Rubus armeniacus

Himalayan blackberry


The Basics

Taxonomy: Kingdom - Plantae (plants). Subkingdom - Tracheobionta (vascular plants). Superdivision - Spermatophyta (seed plants). Division - Magnoliophyta (Flowering plants). Class - Magnoliopsida. Order - Rosales. Family - Rosaceae (Rose family). Genus -Rubus L. Species - Rubus armeniacus Focke

Ecology: Blackberries are generally most prevalent in early seral communities.In the Northeast, blackberries are aggressive invaders in old field communities. In the West, the introduced Himalayan blackberry commonly occurs as an early seral species in relatively open disturbed areas, such as along roadways or on abandoned homesteads. This blackberry also grows in certain riparian areas of California where it can apparently establish and persist despite periodic inundation by fresh or brackish water. This periodic flooding can produce relatively long-lived early seral communities conducive to the growth and spread of blackberries.


The Himalayan blackberry is a robust, clambering or sprawling, evergreen shrub which grows up to 9.8 feet (3 m) in height. Leaves are pinnately to palmately compound, with three to five broad leaflets. Mature leaves are green and glaucous above but tomentose beneath. Stems of most blackberries are biennial. Sterile first-year stems, or primocanes, develop from buds at or below the ground surface and bear only leaves. During the second year, lateral branches, known as floricanes, develop in the axils of the primocanes, and produce both leaves and flowers.


Blackberries are typically observed in greatest abundance following fire or other types of disturbance. The Himalayan blackberry is well adapted to invade recently burned sites. Most blackberries sprout vigorously after fire. Various regenerative structures located at or below the ground surface enable this shrub to sprout, even when aboveground foliage is totally consumed by fire. Sprouting through rooting stem nodes is also likely if even portions of the aboveground stem remain undamaged.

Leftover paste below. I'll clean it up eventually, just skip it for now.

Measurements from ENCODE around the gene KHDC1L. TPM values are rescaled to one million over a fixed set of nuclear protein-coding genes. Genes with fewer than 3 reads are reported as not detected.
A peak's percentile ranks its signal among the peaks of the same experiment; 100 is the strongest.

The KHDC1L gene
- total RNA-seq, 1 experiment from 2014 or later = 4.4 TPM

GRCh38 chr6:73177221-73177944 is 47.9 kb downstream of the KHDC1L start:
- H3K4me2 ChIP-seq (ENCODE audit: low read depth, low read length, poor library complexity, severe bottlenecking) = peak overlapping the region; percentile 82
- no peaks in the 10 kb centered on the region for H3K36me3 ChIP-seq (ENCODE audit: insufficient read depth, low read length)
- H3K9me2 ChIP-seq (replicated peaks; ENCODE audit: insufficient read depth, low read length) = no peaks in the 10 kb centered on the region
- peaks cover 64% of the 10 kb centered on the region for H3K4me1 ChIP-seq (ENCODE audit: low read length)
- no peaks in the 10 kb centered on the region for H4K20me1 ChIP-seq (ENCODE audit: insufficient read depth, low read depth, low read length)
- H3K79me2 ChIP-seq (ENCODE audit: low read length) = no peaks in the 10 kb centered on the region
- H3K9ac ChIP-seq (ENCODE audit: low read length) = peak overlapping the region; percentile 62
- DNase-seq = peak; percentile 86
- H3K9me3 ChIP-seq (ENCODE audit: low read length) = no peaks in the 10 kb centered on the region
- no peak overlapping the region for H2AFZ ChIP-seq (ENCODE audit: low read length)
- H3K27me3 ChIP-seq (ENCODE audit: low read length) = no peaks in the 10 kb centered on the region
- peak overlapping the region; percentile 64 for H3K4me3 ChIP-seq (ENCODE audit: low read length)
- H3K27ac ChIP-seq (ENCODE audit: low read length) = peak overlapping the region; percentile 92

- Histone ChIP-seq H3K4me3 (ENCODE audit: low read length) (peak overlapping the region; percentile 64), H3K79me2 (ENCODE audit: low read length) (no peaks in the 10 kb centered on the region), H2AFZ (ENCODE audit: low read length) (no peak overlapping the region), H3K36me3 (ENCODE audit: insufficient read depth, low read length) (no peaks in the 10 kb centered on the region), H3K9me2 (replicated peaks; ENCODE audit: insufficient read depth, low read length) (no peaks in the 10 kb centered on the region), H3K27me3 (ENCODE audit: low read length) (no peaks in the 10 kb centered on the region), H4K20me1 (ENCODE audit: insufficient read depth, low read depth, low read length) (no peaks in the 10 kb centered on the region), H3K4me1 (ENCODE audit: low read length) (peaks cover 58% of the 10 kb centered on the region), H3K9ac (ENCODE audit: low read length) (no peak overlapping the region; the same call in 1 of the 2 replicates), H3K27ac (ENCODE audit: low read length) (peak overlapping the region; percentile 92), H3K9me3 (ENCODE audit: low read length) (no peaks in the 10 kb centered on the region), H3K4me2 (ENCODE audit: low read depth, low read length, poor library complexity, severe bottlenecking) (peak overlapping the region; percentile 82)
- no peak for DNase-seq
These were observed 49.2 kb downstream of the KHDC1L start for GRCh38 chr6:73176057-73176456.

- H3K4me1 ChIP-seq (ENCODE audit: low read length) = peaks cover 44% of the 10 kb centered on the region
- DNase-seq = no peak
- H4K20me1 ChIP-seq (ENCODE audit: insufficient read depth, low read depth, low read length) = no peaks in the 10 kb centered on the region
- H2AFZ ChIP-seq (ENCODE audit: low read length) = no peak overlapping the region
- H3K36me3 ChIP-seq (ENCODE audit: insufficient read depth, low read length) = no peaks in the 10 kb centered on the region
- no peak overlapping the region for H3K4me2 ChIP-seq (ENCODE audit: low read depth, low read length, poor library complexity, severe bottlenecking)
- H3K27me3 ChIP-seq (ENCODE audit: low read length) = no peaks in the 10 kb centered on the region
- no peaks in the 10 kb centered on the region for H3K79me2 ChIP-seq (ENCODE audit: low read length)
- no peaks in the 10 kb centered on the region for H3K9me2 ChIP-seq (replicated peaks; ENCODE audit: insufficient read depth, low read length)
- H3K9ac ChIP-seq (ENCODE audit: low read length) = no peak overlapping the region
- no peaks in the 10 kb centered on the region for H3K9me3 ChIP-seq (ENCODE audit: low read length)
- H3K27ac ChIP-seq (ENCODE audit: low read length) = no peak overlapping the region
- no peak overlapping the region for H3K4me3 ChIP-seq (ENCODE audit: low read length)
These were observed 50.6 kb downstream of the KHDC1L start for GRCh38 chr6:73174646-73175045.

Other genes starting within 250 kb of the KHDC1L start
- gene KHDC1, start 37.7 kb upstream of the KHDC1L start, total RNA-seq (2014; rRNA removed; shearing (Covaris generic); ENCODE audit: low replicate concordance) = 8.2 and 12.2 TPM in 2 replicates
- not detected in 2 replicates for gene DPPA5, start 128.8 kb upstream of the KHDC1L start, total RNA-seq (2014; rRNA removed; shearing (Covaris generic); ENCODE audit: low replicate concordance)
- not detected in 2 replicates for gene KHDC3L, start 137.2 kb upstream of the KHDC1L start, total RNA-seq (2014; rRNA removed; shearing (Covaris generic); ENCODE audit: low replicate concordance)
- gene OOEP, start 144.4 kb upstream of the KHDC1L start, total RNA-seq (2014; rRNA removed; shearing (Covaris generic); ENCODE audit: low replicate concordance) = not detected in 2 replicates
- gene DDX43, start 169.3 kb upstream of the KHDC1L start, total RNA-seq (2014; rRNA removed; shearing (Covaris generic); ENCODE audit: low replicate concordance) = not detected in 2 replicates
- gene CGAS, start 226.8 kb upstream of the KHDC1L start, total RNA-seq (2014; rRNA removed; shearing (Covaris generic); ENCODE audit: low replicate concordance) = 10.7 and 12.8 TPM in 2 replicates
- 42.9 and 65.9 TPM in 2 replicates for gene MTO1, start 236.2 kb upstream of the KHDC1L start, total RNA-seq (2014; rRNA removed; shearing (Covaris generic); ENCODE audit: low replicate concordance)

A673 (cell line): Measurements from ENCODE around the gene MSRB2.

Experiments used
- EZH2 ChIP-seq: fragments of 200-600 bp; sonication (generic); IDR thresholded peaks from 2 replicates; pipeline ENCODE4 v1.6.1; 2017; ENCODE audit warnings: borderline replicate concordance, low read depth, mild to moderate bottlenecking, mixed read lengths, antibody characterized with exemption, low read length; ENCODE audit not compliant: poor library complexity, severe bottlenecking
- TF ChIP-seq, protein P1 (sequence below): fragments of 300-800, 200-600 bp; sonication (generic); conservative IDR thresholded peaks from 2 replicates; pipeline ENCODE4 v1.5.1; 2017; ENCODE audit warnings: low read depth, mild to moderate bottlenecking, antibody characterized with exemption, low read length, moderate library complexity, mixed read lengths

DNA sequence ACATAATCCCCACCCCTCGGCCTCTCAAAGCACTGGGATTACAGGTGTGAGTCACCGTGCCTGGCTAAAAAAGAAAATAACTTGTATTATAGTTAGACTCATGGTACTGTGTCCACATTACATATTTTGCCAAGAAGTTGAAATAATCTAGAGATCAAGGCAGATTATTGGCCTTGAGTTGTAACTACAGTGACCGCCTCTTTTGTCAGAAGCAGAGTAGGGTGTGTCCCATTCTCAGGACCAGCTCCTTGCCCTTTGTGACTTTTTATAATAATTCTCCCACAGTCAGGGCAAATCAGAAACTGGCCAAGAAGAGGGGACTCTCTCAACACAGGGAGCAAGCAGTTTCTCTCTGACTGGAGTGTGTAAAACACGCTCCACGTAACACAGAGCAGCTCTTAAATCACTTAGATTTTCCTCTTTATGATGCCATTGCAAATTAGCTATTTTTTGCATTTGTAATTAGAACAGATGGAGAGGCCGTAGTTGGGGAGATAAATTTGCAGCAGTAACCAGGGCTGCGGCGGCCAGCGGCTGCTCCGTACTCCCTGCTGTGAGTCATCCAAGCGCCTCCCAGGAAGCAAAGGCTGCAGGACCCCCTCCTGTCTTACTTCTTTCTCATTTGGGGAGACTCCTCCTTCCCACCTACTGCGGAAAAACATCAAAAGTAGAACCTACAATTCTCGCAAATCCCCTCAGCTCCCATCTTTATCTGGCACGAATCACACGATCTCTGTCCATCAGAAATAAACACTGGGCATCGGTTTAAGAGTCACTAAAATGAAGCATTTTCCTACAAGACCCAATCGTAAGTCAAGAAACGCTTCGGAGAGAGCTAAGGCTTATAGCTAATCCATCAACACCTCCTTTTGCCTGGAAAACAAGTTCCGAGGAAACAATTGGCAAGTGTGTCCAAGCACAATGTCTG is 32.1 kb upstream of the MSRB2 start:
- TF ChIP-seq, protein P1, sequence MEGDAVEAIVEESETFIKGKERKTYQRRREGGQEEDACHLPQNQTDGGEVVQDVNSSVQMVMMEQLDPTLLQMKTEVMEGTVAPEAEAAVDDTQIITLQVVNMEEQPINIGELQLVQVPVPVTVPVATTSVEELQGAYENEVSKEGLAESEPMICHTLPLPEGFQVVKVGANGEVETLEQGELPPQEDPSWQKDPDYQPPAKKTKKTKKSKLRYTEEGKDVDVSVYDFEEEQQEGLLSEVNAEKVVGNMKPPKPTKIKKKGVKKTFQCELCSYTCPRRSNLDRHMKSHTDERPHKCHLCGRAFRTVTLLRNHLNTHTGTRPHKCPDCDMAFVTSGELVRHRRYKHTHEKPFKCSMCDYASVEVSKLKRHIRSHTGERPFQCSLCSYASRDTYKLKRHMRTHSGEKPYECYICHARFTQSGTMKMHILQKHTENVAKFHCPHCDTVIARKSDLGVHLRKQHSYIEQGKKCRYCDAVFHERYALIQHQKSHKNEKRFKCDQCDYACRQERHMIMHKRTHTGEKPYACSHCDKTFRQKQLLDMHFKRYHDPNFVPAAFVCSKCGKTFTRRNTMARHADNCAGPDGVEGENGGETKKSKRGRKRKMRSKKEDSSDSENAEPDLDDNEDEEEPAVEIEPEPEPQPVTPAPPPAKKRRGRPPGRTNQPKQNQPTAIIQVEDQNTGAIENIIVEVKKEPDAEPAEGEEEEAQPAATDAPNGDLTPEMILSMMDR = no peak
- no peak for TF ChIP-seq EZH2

The Himalayan blackberry is capable of extensive and vigorous vegetative regeneration. Sexual reproduction may also be important. Reproductive versatility is well represented in the Rubus genus, with sexual reproduction, parthenogenesis (development of the egg without fertilization), pseudogamy (a form of apomixis in which pollination is required), and parthenocarpy (production of fruit without fertilization), occurring widely. The following types of reproduction have been documented in blackberries: (1) sexual reproduction, (2) nonreduction at meiosis on the female, male, or both sides, (3) apomixis (seeds contain embryos of maternal, rather than sexual origin) with segregation, (4) apomixis without segregation, and (5) haploid parthenogenesis. These modes of asexual reproduction contribute significantly to the aggressive, vigorous spread of blackberries.

Vegetative regeneration- The mostly biennial stems of blackberries typically develop from perennial rootstocks or creeping stems. Most species within the Rubus genus are capable of sprouting vigorously from root or stem suckers, or rooting stem tips. Although not specifically documented for the Himalayan blackberry, a similar response is probable given the plant's morphology and the speed at which postdisturbance establishment and spread occurs. The Himalayan blackberry is known to spread extensively by trailing stems which root at the nodes. Rapid vegetative spread occurs even in the absence of disturbance.

Seed production- Immature fruit of the Himalayan blackberry is red and hard, but at maturity, fruit becomes shiny black, soft, and succulent. Individual drupelets form an aggregate up to 2 cm in length. Cleaned seed averages approximately 323,789/kg.

Species Distribution


USDA Plants Database
USDA, NRCS. 2016. The PLANTS Database. National Plant Data Team, Greensboro, NC 27401-4901 USA.

USFS Plant Database
Habeck, R. J. 1992. In: Fire Effects Information System, [Online]. U.S. Department of Agriculture, Forest Service, Rocky Mountain Research Station, Fire Sciences Laboratory.

Burke Museum of Natural History and Culture
Burke Museum. 2016. University of Washington.